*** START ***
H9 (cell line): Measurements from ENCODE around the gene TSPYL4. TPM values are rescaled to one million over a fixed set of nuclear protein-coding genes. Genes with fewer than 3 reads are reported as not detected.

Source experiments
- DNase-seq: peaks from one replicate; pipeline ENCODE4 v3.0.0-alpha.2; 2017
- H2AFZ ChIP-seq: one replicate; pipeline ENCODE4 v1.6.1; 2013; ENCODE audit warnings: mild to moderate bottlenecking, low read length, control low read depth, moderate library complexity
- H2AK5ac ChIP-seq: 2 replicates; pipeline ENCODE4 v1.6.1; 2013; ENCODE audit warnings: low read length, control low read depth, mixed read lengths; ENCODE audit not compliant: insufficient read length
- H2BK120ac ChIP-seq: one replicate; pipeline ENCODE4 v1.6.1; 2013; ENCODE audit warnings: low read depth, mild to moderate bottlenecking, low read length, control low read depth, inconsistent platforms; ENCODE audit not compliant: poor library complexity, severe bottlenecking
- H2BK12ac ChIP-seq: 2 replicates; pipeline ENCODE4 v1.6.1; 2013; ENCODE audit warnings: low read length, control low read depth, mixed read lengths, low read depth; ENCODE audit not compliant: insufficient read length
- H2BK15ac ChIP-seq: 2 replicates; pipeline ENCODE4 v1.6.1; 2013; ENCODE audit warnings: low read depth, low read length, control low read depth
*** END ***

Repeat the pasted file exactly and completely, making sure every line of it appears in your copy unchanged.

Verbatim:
H9 (cell line): Measurements from ENCODE around the gene TSPYL4. TPM values are rescaled to one million over a fixed set of nuclear protein-coding genes. Genes with fewer than 3 reads are reported as not detected.

Source experiments
- DNase-seq: peaks from one replicate; pipeline ENCODE4 v3.0.0-alpha.2; 2017
- H2AFZ ChIP-seq: one replicate; pipeline ENCODE4 v1.6.1; 2013; ENCODE audit warnings: mild to moderate bottlenecking, low read length, control low read depth, moderate library complexity
- H2AK5ac ChIP-seq: 2 replicates; pipeline ENCODE4 v1.6.1; 2013; ENCODE audit warnings: low read length, control low read depth, mixed read lengths; ENCODE audit not compliant: insufficient read length
- H2BK120ac ChIP-seq: one replicate; pipeline ENCODE4 v1.6.1; 2013; ENCODE audit warnings: low read depth, mild to moderate bottlenecking, low read length, control low read depth, inconsistent platforms; ENCODE audit not compliant: poor library complexity, severe bottlenecking
- H2BK12ac ChIP-seq: 2 replicates; pipeline ENCODE4 v1.6.1; 2013; ENCODE audit warnings: low read length, control low read depth, mixed read lengths, low read depth; ENCODE audit not compliant: insufficient read length
- H2BK15ac ChIP-seq: 2 replicates; pipeline ENCODE4 v1.6.1; 2013; ENCODE audit warnings: low read depth, low read length, control low read depth